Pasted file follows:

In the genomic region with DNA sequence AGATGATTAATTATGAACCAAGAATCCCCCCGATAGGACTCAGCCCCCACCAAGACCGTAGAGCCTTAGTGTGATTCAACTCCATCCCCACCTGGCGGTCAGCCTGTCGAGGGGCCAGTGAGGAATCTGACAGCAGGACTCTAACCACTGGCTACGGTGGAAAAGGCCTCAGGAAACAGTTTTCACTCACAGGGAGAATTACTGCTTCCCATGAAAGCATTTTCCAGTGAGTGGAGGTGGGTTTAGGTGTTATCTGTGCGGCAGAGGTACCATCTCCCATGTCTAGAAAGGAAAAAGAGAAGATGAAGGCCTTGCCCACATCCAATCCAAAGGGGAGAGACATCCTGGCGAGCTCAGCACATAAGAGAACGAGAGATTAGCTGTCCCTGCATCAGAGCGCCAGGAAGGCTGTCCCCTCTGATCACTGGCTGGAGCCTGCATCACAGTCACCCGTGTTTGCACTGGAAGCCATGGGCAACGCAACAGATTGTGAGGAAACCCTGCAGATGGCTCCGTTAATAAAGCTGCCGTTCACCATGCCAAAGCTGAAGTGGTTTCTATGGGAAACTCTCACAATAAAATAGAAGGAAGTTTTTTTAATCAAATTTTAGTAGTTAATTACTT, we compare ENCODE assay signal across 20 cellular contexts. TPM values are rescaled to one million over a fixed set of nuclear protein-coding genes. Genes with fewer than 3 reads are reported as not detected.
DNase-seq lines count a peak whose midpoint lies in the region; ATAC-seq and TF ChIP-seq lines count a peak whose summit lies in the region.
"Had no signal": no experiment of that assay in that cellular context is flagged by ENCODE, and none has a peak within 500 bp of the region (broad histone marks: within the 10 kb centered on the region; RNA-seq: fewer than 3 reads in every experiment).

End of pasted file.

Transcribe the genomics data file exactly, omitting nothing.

In the genomic region with DNA sequence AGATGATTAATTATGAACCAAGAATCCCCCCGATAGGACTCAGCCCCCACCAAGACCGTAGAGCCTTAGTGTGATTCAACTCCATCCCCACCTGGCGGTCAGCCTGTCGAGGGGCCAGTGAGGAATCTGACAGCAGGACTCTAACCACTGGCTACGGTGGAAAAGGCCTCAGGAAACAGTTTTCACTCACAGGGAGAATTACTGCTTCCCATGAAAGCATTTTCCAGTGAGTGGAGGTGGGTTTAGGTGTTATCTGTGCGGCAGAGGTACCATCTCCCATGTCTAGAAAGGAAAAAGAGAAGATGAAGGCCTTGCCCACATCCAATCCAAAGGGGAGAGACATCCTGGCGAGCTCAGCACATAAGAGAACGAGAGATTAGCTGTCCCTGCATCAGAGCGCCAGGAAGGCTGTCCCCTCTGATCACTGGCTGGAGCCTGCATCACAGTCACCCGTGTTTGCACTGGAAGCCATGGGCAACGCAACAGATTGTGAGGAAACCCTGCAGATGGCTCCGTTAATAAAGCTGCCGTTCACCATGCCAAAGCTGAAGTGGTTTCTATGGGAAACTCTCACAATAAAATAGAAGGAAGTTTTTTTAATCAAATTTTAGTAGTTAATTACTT, we compare ENCODE assay signal across 20 cellular contexts. TPM values are rescaled to one million over a fixed set of nuclear protein-coding genes. Genes with fewer than 3 reads are reported as not detected.
DNase-seq lines count a peak whose midpoint lies in the region; ATAC-seq and TF ChIP-seq lines count a peak whose summit lies in the region.
"Had no signal": no experiment of that assay in that cellular context is flagged by ENCODE, and none has a peak within 500 bp of the region (broad histone marks: within the 10 kb centered on the region; RNA-seq: fewer than 3 reads in every experiment).